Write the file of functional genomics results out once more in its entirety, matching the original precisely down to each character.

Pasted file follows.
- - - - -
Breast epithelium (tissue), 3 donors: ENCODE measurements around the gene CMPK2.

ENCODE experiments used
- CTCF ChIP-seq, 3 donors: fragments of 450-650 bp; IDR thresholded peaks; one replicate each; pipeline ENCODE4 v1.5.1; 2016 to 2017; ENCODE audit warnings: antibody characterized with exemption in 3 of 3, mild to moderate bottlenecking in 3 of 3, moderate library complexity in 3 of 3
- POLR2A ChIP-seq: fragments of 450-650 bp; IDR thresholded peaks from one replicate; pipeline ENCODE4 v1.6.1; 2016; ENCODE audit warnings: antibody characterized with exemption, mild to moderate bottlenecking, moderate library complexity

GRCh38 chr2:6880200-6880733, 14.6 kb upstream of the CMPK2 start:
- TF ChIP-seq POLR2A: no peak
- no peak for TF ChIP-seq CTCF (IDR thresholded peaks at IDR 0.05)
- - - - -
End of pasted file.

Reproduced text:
Breast epithelium (tissue), 3 donors: ENCODE measurements around the gene CMPK2.

ENCODE experiments used
- CTCF ChIP-seq, 3 donors: fragments of 450-650 bp; IDR thresholded peaks; one replicate each; pipeline ENCODE4 v1.5.1; 2016 to 2017; ENCODE audit warnings: antibody characterized with exemption in 3 of 3, mild to moderate bottlenecking in 3 of 3, moderate library complexity in 3 of 3
- POLR2A ChIP-seq: fragments of 450-650 bp; IDR thresholded peaks from one replicate; pipeline ENCODE4 v1.6.1; 2016; ENCODE audit warnings: antibody characterized with exemption, mild to moderate bottlenecking, moderate library complexity

GRCh38 chr2:6880200-6880733, 14.6 kb upstream of the CMPK2 start:
- TF ChIP-seq POLR2A: no peak
- no peak for TF ChIP-seq CTCF (IDR thresholded peaks at IDR 0.05)